Whistler is one step closer to getting into the forestry business with its neighbouring First Nations, despite concerns raised at the council table.
On Monday council signed a letter of intent outlining its goal to establish a Community Forest with Squamish Nation and Lil’wat Nation in the forested area surrounding the resort municipality. This letter is the precursor to the official application process.
But three councillors — Eckhard Zeidler, Nancy Wilhelm-Morden and Ralph Forsyth — were wary of aspects of the deal and voiced their opposition. It passed in a four to three vote.
“The devil is in the detail,” said Wilhelm-Morden, who used her legal expertise to back up her concerns.
She was referring specifically to one section of the deal, which addresses the botanicals and non-timber forest products within the Community Forest area — things like mushrooms and blueberries.
First Nations have negotiated a clause which states: “The traditional use, management and rights (including intellectual property rights) to botanicals and non-timber forest products will be recognized as belonging to the Lil’wat and Squamish…. Any harvesting of botanicals and non-timber forest products would be required to be consistent with the Squamish and Lil’wat land use plans…”
Some of the councillors in opposition called the issue a “show-stopper”. They worried what that clause would mean to local residents who want to collect berries or mushrooms in the Community Forest area.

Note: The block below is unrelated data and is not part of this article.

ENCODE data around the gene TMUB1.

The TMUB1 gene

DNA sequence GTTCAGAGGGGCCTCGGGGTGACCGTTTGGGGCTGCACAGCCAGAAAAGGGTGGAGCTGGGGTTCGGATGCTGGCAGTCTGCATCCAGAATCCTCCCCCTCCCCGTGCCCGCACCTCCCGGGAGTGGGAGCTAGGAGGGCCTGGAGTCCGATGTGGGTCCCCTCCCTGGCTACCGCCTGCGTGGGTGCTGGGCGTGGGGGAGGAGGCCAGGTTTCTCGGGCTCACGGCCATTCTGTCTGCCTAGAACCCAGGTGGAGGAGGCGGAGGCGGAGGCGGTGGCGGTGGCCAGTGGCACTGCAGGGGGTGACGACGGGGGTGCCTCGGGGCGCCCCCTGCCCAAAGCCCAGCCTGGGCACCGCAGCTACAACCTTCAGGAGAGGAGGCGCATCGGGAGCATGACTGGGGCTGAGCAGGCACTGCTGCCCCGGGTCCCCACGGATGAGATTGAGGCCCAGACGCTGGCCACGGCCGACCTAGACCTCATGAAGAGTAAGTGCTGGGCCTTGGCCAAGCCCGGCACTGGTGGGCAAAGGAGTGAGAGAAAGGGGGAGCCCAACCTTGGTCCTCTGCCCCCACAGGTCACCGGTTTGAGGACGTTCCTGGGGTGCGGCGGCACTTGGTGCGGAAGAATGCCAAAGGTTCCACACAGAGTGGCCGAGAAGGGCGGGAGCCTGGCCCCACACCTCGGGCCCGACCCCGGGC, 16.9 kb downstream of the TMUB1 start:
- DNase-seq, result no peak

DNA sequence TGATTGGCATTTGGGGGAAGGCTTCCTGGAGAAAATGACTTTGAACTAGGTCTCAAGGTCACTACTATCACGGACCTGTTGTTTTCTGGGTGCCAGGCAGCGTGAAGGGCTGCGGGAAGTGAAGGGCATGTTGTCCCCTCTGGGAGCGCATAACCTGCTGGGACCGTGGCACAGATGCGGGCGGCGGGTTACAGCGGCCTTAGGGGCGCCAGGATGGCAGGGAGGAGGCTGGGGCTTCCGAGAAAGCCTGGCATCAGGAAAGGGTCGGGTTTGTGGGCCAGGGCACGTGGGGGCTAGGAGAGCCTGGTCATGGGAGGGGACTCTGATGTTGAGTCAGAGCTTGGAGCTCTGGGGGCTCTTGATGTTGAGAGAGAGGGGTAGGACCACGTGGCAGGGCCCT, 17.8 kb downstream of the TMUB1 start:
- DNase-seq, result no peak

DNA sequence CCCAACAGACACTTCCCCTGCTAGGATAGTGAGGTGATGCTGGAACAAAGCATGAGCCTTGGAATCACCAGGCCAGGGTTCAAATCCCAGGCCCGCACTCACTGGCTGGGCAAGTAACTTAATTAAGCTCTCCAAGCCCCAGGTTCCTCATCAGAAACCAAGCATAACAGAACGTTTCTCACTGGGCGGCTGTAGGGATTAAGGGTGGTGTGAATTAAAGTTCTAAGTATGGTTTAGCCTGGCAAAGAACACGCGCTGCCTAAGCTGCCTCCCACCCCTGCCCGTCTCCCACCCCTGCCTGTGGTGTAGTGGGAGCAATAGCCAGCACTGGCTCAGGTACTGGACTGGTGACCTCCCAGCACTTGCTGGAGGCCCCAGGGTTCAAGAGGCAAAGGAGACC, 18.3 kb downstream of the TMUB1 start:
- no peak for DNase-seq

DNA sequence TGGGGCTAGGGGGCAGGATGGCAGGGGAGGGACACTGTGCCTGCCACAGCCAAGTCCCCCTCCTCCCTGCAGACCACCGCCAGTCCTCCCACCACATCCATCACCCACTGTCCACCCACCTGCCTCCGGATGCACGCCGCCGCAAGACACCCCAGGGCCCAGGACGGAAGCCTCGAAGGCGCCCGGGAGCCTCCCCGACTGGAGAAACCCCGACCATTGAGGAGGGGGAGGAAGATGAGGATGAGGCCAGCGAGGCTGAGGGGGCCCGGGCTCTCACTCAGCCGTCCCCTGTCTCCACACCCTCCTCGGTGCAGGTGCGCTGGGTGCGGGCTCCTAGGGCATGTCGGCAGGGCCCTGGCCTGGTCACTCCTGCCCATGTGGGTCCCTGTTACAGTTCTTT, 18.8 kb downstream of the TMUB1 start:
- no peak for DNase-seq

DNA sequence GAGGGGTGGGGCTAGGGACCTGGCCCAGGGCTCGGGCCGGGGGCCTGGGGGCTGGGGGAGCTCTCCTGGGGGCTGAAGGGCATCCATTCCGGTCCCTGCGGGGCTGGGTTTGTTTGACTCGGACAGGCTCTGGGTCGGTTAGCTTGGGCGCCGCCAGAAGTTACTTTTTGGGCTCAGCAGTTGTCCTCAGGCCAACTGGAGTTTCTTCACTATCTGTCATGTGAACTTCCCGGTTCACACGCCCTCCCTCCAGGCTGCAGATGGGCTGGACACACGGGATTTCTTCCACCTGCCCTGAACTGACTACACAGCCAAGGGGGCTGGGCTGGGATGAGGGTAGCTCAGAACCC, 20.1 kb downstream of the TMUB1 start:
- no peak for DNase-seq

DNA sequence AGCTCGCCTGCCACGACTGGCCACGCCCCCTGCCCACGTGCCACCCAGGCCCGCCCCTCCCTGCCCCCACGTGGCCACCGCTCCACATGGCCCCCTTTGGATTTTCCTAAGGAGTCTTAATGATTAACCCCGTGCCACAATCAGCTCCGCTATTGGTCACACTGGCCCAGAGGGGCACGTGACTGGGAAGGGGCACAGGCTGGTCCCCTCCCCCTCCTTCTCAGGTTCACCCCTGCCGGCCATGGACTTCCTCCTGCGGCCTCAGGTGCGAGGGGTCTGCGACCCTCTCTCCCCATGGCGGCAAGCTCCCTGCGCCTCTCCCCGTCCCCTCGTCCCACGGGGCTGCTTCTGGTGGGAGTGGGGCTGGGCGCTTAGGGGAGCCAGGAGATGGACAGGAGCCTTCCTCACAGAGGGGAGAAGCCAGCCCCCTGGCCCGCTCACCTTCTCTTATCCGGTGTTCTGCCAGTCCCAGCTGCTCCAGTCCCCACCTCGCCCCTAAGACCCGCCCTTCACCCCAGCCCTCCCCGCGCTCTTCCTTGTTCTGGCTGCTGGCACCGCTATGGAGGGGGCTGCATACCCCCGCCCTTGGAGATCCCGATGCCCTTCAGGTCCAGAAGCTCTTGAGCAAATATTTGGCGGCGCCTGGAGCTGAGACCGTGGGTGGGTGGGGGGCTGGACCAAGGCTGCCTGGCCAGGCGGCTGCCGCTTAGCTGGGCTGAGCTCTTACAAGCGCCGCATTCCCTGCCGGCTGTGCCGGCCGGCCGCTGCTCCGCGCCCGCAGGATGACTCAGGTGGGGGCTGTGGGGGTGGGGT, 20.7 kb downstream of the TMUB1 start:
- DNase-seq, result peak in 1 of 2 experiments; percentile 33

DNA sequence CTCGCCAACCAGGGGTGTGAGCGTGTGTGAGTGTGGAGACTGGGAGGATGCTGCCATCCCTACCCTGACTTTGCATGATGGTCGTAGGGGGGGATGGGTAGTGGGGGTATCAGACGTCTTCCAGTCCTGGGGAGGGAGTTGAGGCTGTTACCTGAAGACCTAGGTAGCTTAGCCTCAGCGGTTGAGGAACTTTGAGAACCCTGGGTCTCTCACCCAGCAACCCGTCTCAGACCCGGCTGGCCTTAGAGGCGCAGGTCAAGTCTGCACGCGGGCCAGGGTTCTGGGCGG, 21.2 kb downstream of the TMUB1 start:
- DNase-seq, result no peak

“If we’ve signed that letter of intent with this language,” said Wilhelm-Morden, “we’re done.”
Despite calls to hold off on a decision until the matter was clarified, the majority of council voted to move ahead.
Other councillors did not share the concern, particularly Mayor Ken Melamed who has personally been involved with the negotiations with First Nations. The clause was an important factor for First Nations involvement he said and was not a “casual insertion.”
This deal, he reminded council, has been fraught with delay and has been years in the making.
He said he was “completely enthusiastic” about moving forward with the letter of intent, which both First Nations have already signed.
“I do not share some of the members of council’s hesitancy,” said the mayor. “This is a tremendous step forward. I don’t think it gives up anything.”
But the concerns didn’t stop at the botanicals.
“I have grave concerns about… the business plan,” said Forsyth. “It’s an enormous risk to move on.”
A business plan for the Community Forest will be developed in the first half of 2008. Council has set aside $105,000 in the budget to develop the concept further.
The staff report outlines that this business plan will determine if the venture is financially viable: “Due to the current depressed state of the coastal forest industry, the increased costs of implementing an ecosystem based management program, and a minimal amount of valuable wood available in the community forest land base in the short term (10-20 years), the profits generated will be small.”
The business will not move ahead if the plan determines that the partners have to subsidize the operation.
Councillor Gord McKeever said he had comfort in moving forward Monday night because the letter of intent was a non-binding document.
The Community Forest will stretch over 55,000 hectares (136 acres), giving the partners some management control of the land around the resort municipality.
The annual allowable cut for the partners is 20,000 cubic metres — the equivalent of 20,000 telephone poles. It will be harvested in small pockets of one or two acres across the landscape, rather than in one big clear-cut.